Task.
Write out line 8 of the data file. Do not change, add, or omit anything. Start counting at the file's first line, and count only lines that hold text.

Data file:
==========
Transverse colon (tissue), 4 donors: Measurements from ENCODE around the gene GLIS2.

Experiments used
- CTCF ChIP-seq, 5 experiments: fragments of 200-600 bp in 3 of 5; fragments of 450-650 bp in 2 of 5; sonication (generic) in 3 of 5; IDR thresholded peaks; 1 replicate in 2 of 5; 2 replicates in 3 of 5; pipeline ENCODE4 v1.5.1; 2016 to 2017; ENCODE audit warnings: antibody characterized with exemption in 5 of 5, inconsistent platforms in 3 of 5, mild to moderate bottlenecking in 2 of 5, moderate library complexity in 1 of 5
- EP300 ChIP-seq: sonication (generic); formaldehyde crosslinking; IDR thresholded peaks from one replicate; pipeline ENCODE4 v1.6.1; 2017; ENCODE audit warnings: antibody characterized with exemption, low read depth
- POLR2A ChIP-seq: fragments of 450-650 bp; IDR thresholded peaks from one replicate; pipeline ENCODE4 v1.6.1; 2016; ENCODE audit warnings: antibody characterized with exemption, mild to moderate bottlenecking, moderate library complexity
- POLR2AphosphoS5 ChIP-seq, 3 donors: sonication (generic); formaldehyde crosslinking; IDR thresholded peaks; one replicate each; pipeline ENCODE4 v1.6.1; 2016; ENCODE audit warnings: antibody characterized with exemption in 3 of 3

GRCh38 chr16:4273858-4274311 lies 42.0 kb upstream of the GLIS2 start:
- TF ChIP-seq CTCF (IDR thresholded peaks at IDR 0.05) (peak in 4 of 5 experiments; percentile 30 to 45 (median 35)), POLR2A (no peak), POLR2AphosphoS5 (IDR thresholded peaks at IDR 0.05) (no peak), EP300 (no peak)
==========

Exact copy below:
- TF ChIP-seq CTCF (IDR thresholded peaks at IDR 0.05) (peak in 4 of 5 experiments; percentile 30 to 45 (median 35)), POLR2A (no peak), POLR2AphosphoS5 (IDR thresholded peaks at IDR 0.05) (no peak), EP300 (no peak)